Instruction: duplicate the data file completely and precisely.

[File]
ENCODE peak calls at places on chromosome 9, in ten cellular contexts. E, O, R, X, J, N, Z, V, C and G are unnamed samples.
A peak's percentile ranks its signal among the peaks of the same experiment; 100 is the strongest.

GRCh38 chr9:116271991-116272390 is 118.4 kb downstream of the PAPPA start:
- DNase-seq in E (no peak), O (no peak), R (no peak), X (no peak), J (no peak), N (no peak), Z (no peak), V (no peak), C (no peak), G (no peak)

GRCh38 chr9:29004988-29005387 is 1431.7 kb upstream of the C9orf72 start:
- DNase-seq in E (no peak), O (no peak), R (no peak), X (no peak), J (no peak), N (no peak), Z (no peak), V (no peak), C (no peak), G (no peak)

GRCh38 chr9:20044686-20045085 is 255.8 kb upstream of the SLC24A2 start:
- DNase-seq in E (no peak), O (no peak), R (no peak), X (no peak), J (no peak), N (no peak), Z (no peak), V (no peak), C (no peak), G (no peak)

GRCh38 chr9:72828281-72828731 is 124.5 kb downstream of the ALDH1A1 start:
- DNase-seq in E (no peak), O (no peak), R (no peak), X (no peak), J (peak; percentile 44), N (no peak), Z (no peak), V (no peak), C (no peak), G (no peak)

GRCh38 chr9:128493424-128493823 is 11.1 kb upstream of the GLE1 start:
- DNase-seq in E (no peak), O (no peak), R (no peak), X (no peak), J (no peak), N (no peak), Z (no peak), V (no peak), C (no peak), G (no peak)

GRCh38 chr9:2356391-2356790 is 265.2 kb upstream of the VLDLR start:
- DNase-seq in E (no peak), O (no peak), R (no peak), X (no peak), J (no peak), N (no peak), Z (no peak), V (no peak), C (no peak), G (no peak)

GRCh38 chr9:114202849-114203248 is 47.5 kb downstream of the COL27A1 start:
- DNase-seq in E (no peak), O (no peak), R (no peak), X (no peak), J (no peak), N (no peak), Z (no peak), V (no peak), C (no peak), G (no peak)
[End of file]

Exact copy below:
ENCODE peak calls at places on chromosome 9, in ten cellular contexts. E, O, R, X, J, N, Z, V, C and G are unnamed samples.
A peak's percentile ranks its signal among the peaks of the same experiment; 100 is the strongest.

GRCh38 chr9:116271991-116272390 is 118.4 kb downstream of the PAPPA start:
- DNase-seq in E (no peak), O (no peak), R (no peak), X (no peak), J (no peak), N (no peak), Z (no peak), V (no peak), C (no peak), G (no peak)

GRCh38 chr9:29004988-29005387 is 1431.7 kb upstream of the C9orf72 start:
- DNase-seq in E (no peak), O (no peak), R (no peak), X (no peak), J (no peak), N (no peak), Z (no peak), V (no peak), C (no peak), G (no peak)

GRCh38 chr9:20044686-20045085 is 255.8 kb upstream of the SLC24A2 start:
- DNase-seq in E (no peak), O (no peak), R (no peak), X (no peak), J (no peak), N (no peak), Z (no peak), V (no peak), C (no peak), G (no peak)

GRCh38 chr9:72828281-72828731 is 124.5 kb downstream of the ALDH1A1 start:
- DNase-seq in E (no peak), O (no peak), R (no peak), X (no peak), J (peak; percentile 44), N (no peak), Z (no peak), V (no peak), C (no peak), G (no peak)

GRCh38 chr9:128493424-128493823 is 11.1 kb upstream of the GLE1 start:
- DNase-seq in E (no peak), O (no peak), R (no peak), X (no peak), J (no peak), N (no peak), Z (no peak), V (no peak), C (no peak), G (no peak)

GRCh38 chr9:2356391-2356790 is 265.2 kb upstream of the VLDLR start:
- DNase-seq in E (no peak), O (no peak), R (no peak), X (no peak), J (no peak), N (no peak), Z (no peak), V (no peak), C (no peak), G (no peak)

GRCh38 chr9:114202849-114203248 is 47.5 kb downstream of the COL27A1 start:
- DNase-seq in E (no peak), O (no peak), R (no peak), X (no peak), J (no peak), N (no peak), Z (no peak), V (no peak), C (no peak), G (no peak)